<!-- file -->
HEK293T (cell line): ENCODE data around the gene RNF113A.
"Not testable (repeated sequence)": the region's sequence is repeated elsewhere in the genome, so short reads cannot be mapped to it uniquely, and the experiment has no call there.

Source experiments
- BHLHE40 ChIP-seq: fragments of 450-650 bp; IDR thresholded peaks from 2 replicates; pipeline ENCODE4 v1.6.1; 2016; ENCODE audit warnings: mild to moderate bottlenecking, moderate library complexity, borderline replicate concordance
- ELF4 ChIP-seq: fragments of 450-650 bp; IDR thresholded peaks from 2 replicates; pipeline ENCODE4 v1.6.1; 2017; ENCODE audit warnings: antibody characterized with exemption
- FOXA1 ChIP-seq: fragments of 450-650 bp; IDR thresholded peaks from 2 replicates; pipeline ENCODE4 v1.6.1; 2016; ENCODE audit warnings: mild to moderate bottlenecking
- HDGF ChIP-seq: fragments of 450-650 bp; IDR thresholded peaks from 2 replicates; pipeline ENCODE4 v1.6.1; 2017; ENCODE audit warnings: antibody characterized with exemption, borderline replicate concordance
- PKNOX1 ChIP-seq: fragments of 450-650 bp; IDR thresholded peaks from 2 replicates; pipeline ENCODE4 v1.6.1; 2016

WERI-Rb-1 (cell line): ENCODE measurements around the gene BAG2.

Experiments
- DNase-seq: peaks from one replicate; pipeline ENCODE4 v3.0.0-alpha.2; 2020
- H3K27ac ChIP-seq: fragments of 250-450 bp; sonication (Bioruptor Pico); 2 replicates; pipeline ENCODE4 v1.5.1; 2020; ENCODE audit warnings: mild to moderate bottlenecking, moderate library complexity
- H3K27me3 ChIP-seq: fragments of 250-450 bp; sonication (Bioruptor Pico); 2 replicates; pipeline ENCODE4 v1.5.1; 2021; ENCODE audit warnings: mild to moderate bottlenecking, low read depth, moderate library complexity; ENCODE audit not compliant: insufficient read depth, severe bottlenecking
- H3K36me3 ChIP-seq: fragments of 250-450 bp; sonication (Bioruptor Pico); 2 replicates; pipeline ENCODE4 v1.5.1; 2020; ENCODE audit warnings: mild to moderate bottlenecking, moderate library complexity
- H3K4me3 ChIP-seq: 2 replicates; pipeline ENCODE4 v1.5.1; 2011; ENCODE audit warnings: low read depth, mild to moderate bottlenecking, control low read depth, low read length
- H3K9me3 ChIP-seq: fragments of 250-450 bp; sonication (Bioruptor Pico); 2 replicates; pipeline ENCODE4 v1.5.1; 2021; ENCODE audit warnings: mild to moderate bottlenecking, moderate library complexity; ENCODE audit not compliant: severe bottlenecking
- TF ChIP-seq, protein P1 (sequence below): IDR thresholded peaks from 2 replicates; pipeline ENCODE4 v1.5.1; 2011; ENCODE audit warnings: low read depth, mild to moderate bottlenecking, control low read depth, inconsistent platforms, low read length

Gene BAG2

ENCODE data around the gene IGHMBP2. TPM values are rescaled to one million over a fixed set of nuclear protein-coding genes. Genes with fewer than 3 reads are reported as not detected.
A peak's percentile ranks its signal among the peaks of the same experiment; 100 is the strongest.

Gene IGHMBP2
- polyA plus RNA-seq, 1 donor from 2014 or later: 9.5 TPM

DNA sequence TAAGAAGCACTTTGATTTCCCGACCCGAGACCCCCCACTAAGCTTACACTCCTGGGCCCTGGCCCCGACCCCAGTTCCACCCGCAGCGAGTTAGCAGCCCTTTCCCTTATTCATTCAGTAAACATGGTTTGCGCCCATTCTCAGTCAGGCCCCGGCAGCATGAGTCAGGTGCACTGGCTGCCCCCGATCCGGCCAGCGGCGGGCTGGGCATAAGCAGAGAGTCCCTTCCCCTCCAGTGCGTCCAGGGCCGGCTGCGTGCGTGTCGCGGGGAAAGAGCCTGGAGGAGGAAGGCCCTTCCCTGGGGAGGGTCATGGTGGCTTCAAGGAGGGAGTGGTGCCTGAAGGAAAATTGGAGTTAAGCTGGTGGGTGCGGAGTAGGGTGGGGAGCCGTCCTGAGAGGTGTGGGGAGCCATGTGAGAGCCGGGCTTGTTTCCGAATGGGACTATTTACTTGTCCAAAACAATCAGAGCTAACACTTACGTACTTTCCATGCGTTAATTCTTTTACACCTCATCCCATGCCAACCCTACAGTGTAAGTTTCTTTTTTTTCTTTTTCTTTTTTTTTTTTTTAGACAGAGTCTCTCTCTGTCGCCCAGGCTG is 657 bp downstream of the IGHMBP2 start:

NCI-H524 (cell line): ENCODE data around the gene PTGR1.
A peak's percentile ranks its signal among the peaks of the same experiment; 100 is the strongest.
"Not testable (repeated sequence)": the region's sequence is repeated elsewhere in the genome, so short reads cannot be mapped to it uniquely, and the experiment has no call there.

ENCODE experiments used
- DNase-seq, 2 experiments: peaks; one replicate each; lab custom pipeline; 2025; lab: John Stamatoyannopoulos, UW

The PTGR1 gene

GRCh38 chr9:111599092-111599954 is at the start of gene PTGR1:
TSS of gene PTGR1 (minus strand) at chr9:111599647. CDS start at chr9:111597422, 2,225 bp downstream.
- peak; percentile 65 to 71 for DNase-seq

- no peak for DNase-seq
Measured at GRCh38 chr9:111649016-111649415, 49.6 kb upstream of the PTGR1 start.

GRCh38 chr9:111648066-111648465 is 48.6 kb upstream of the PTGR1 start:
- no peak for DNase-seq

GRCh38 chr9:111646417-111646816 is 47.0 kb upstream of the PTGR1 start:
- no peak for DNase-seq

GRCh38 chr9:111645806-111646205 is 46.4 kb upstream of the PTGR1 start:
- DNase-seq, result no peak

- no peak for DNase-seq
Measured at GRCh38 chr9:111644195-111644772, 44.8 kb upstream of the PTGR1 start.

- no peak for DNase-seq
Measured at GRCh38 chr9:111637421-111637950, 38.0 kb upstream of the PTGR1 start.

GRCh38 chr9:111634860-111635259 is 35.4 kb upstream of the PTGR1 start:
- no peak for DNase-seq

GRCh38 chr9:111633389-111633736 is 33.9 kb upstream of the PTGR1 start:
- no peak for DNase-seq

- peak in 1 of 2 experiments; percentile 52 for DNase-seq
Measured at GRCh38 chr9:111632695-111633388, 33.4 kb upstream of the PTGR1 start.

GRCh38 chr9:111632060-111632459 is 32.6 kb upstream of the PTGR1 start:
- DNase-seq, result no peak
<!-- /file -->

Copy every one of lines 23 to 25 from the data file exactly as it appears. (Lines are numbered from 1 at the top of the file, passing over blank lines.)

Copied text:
DNA sequence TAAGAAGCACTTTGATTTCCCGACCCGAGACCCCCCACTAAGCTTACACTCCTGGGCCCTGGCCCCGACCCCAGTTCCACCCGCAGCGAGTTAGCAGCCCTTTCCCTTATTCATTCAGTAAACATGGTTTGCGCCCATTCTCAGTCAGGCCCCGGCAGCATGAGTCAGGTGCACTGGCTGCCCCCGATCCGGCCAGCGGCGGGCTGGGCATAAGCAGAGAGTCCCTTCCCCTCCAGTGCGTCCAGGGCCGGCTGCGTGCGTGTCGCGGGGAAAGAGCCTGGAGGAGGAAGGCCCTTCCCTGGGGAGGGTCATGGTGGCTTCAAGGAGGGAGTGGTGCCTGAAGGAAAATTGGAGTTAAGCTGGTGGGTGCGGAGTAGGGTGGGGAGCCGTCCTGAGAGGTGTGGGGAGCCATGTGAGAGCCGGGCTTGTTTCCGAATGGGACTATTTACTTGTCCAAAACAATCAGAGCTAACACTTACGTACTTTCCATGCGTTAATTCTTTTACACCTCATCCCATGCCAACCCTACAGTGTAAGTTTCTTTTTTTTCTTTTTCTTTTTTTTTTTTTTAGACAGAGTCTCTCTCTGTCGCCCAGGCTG is 657 bp downstream of the IGHMBP2 start:

NCI-H524 (cell line): ENCODE data around the gene PTGR1.
A peak's percentile ranks its signal among the peaks of the same experiment; 100 is the strongest.